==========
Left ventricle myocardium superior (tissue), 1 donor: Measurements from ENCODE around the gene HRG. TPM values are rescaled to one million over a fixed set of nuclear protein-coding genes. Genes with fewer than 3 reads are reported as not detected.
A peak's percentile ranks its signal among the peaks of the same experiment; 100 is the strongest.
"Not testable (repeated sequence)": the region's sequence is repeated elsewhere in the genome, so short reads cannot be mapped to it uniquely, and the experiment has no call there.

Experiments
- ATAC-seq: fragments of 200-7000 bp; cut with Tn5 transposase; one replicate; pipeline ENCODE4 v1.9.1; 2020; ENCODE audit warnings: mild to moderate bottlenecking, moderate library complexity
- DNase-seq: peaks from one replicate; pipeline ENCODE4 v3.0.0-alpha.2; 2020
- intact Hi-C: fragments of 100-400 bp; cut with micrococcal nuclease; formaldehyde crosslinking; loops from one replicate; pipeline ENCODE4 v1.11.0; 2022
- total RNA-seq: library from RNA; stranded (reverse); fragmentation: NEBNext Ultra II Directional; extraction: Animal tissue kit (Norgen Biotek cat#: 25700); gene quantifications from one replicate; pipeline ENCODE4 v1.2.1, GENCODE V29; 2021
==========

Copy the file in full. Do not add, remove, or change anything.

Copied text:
Left ventricle myocardium superior (tissue), 1 donor: Measurements from ENCODE around the gene HRG. TPM values are rescaled to one million over a fixed set of nuclear protein-coding genes. Genes with fewer than 3 reads are reported as not detected.
A peak's percentile ranks its signal among the peaks of the same experiment; 100 is the strongest.
"Not testable (repeated sequence)": the region's sequence is repeated elsewhere in the genome, so short reads cannot be mapped to it uniquely, and the experiment has no call there.

Experiments
- ATAC-seq: fragments of 200-7000 bp; cut with Tn5 transposase; one replicate; pipeline ENCODE4 v1.9.1; 2020; ENCODE audit warnings: mild to moderate bottlenecking, moderate library complexity
- DNase-seq: peaks from one replicate; pipeline ENCODE4 v3.0.0-alpha.2; 2020
- intact Hi-C: fragments of 100-400 bp; cut with micrococcal nuclease; formaldehyde crosslinking; loops from one replicate; pipeline ENCODE4 v1.11.0; 2022
- total RNA-seq: library from RNA; stranded (reverse); fragmentation: NEBNext Ultra II Directional; extraction: Animal tissue kit (Norgen Biotek cat#: 25700); gene quantifications from one replicate; pipeline ENCODE4 v1.2.1, GENCODE V29; 2021